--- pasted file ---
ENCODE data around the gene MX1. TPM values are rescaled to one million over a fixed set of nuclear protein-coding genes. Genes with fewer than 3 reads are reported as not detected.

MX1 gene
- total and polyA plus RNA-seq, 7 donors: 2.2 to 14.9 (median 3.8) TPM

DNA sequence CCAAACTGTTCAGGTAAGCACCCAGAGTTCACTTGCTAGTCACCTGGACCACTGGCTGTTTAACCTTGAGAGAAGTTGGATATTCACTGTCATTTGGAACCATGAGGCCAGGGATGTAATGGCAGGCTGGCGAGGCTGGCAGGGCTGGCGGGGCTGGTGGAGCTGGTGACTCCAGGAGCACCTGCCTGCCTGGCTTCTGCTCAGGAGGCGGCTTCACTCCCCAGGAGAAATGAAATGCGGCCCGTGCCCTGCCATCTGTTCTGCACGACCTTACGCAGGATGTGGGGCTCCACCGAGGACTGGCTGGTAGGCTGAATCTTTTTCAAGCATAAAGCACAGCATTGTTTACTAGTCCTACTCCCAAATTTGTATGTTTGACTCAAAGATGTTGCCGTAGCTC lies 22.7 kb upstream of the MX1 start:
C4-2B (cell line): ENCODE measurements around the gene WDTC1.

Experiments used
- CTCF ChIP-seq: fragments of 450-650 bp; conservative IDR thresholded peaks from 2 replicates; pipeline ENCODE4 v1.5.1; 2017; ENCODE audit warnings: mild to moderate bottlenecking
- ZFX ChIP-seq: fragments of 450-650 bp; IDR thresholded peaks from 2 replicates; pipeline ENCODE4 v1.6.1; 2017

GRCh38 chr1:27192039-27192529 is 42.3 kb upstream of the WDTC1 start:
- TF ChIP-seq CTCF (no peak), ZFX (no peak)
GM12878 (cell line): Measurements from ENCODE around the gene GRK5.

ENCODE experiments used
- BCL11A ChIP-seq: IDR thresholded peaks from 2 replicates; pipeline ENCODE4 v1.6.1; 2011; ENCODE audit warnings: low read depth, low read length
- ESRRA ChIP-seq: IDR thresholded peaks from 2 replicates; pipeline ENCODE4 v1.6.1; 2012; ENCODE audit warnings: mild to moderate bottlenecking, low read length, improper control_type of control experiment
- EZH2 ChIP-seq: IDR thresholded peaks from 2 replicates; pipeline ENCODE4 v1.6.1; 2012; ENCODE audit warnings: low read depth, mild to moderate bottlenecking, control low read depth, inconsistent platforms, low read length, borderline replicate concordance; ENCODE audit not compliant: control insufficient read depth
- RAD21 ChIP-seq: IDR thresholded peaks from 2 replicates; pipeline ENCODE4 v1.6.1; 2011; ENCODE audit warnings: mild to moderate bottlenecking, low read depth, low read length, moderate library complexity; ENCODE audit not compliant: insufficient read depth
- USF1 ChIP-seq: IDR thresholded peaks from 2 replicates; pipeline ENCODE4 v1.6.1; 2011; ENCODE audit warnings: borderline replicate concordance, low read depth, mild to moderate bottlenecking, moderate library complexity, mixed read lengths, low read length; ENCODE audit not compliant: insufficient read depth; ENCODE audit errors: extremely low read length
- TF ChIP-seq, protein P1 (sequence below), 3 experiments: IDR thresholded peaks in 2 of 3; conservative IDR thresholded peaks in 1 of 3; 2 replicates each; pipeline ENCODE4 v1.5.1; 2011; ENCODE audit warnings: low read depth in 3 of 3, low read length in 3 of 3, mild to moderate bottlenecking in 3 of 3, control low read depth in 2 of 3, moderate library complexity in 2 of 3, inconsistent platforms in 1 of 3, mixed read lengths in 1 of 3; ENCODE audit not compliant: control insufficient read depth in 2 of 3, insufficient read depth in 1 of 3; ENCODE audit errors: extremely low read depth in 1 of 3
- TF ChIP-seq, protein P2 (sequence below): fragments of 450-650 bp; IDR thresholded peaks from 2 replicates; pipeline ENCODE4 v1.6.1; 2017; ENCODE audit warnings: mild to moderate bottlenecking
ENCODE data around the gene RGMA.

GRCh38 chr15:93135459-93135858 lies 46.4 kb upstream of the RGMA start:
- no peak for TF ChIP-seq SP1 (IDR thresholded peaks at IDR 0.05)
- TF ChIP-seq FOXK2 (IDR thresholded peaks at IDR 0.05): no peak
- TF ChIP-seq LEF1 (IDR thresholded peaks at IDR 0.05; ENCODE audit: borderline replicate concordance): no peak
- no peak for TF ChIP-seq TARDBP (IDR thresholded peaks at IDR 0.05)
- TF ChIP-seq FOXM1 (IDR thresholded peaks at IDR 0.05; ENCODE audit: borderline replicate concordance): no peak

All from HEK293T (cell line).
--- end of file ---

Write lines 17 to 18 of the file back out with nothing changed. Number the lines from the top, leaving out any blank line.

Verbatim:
- USF1 ChIP-seq: IDR thresholded peaks from 2 replicates; pipeline ENCODE4 v1.6.1; 2011; ENCODE audit warnings: borderline replicate concordance, low read depth, mild to moderate bottlenecking, moderate library complexity, mixed read lengths, low read length; ENCODE audit not compliant: insufficient read depth; ENCODE audit errors: extremely low read length
- TF ChIP-seq, protein P1 (sequence below), 3 experiments: IDR thresholded peaks in 2 of 3; conservative IDR thresholded peaks in 1 of 3; 2 replicates each; pipeline ENCODE4 v1.5.1; 2011; ENCODE audit warnings: low read depth in 3 of 3, low read length in 3 of 3, mild to moderate bottlenecking in 3 of 3, control low read depth in 2 of 3, moderate library complexity in 2 of 3, inconsistent platforms in 1 of 3, mixed read lengths in 1 of 3; ENCODE audit not compliant: control insufficient read depth in 2 of 3, insufficient read depth in 1 of 3; ENCODE audit errors: extremely low read depth in 1 of 3